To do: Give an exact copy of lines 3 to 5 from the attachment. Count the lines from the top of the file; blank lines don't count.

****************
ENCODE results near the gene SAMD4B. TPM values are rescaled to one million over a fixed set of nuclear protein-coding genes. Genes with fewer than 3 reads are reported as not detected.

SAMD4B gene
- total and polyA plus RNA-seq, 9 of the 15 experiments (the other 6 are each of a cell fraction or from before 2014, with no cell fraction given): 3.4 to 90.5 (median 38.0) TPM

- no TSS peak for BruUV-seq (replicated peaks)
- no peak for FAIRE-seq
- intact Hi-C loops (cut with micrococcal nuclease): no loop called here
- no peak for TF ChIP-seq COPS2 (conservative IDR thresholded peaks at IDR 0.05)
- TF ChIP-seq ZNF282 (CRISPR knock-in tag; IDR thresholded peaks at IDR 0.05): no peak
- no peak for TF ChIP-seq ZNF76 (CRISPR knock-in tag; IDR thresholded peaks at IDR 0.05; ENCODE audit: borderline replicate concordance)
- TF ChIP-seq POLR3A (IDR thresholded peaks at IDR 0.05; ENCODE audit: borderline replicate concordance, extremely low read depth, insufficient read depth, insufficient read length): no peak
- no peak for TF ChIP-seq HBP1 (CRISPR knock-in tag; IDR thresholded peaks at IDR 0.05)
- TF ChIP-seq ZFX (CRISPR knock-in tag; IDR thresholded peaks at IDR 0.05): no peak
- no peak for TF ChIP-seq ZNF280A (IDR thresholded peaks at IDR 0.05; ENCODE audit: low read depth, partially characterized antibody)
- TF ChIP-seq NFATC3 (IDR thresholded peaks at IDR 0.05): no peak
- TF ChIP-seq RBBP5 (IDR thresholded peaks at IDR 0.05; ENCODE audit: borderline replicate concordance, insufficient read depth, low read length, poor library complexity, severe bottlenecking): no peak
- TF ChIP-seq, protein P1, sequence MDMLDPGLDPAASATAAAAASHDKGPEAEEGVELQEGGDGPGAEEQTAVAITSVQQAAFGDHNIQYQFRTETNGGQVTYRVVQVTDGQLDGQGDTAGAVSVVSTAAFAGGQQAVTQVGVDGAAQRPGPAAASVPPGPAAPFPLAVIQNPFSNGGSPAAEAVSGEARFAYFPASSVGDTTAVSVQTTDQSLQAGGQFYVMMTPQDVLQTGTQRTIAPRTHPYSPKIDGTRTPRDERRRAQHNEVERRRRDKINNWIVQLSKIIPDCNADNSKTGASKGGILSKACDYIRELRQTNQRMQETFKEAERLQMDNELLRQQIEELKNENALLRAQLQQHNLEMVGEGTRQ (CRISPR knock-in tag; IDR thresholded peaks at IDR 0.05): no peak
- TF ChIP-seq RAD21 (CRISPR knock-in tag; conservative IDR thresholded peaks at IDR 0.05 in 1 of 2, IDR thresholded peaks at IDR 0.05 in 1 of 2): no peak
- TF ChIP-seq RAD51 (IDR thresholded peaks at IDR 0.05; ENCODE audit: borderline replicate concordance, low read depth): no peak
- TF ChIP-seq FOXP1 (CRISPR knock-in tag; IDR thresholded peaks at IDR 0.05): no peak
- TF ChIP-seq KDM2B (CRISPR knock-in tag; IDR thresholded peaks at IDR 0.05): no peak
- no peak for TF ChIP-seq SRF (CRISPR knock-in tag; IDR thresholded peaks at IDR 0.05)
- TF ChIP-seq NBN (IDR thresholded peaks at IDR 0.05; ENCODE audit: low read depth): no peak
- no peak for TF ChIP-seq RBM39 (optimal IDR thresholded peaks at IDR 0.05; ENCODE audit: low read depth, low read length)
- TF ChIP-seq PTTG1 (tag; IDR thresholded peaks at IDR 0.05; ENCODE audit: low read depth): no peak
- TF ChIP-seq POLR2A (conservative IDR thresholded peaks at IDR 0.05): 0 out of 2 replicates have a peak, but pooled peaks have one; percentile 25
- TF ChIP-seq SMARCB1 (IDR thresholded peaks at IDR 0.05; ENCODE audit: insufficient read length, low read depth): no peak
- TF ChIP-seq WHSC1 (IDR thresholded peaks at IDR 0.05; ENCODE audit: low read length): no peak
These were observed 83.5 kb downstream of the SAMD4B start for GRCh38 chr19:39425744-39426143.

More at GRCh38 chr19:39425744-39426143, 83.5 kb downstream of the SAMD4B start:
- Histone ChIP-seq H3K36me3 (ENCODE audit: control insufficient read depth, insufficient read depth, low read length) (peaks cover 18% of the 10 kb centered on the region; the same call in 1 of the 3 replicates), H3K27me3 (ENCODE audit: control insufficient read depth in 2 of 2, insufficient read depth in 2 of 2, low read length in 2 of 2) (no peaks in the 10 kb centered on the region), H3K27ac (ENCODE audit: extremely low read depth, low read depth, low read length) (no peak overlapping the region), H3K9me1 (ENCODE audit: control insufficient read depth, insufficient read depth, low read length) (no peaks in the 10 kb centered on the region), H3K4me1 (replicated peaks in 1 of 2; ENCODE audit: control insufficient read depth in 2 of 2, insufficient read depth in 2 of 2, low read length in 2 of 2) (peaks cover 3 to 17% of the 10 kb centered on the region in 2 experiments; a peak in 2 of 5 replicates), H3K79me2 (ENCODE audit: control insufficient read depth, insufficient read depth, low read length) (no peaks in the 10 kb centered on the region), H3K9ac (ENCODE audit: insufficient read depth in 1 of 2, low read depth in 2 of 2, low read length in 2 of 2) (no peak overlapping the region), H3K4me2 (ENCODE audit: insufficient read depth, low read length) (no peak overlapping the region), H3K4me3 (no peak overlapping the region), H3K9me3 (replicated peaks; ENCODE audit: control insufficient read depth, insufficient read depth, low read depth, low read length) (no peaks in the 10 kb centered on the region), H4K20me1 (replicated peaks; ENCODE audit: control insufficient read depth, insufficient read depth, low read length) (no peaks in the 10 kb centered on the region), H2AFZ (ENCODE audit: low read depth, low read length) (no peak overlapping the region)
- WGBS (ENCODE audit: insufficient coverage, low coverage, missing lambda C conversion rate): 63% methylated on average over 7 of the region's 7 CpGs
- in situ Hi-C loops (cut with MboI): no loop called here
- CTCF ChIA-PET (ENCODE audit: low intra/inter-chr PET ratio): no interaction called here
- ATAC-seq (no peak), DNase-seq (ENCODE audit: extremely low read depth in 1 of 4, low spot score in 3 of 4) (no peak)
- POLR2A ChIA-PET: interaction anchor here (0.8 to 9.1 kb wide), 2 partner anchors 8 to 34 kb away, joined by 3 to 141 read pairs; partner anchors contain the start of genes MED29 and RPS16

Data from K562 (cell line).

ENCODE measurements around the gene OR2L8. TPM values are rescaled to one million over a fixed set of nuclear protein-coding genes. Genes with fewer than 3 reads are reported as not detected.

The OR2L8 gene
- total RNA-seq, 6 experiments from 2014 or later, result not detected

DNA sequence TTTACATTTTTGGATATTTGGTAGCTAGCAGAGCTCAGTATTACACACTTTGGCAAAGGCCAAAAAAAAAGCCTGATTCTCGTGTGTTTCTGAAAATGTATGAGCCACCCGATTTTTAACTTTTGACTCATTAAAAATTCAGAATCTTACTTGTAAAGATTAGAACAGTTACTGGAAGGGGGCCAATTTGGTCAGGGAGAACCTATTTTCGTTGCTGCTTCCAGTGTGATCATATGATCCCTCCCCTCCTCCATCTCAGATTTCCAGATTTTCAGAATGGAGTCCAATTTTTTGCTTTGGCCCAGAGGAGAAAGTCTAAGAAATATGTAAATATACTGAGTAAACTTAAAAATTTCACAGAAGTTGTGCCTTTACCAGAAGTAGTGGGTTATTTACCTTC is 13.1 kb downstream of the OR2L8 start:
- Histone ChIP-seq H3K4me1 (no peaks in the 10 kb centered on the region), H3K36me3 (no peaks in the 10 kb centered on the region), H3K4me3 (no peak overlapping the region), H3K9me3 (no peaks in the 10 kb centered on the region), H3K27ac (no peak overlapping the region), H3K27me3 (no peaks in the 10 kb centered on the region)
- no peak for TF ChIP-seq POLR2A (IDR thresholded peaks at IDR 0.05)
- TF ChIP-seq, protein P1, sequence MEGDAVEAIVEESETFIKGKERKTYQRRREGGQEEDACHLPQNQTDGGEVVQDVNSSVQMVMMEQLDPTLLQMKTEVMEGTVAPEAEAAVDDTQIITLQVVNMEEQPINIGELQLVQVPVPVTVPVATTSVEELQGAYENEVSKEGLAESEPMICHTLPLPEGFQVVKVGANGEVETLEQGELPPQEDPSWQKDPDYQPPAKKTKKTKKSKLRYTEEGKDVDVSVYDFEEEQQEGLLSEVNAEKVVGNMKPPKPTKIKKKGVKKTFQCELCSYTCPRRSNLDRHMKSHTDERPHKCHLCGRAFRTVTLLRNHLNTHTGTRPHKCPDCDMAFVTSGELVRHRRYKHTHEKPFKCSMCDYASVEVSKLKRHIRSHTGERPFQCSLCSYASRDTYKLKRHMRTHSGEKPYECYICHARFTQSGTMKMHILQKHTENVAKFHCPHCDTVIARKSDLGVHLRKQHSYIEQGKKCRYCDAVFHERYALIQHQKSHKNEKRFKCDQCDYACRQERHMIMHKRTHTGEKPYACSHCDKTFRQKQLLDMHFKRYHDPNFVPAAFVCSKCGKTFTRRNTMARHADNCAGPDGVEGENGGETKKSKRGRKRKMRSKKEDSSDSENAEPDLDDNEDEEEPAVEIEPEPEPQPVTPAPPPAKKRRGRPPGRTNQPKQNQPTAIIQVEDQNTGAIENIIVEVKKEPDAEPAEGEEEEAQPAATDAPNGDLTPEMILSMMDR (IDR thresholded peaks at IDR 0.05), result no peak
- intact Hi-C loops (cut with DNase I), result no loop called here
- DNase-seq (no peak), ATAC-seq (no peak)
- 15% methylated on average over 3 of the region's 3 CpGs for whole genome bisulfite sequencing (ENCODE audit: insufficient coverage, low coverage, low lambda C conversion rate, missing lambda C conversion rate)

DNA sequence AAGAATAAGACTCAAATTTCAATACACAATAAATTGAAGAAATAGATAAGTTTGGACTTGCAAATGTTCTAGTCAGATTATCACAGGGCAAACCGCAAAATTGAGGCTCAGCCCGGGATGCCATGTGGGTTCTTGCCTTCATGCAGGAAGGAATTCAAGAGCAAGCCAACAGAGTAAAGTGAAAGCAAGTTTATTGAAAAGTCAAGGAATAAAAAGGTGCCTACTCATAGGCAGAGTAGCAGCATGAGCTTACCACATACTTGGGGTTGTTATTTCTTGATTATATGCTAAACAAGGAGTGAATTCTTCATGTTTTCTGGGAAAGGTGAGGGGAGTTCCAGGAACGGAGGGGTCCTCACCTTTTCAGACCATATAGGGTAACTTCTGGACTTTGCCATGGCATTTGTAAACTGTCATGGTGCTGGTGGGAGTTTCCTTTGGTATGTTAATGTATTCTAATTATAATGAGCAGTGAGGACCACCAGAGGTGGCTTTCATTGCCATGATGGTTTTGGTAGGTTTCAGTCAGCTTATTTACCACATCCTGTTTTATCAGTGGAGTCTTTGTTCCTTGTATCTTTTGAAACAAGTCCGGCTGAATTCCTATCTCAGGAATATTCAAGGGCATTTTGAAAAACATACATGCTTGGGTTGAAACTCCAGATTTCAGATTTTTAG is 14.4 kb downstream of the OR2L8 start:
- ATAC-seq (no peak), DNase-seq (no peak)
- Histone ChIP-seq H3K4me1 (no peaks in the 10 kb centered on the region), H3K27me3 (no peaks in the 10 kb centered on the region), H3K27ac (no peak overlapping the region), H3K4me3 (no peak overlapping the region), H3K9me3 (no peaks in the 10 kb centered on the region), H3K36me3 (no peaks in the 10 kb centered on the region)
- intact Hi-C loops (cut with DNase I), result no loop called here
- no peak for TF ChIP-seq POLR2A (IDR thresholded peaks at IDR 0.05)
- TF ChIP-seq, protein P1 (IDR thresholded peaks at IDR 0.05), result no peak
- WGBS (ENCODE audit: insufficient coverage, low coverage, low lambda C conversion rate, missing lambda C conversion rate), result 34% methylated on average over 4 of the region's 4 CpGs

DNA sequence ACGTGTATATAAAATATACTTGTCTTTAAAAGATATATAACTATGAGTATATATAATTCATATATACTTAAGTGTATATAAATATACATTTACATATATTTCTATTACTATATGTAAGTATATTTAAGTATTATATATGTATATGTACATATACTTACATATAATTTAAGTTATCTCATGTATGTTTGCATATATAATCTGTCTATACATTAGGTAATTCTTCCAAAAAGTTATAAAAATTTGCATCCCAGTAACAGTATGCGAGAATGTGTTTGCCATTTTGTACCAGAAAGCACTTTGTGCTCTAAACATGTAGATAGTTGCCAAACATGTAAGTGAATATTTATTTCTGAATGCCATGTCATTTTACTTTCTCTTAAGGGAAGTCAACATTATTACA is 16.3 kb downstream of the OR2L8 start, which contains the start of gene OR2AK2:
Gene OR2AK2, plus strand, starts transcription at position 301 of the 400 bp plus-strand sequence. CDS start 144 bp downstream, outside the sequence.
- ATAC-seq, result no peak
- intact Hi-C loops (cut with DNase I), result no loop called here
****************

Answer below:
- total and polyA plus RNA-seq, 9 of the 15 experiments (the other 6 are each of a cell fraction or from before 2014, with no cell fraction given): 3.4 to 90.5 (median 38.0) TPM

- no TSS peak for BruUV-seq (replicated peaks)
- no peak for FAIRE-seq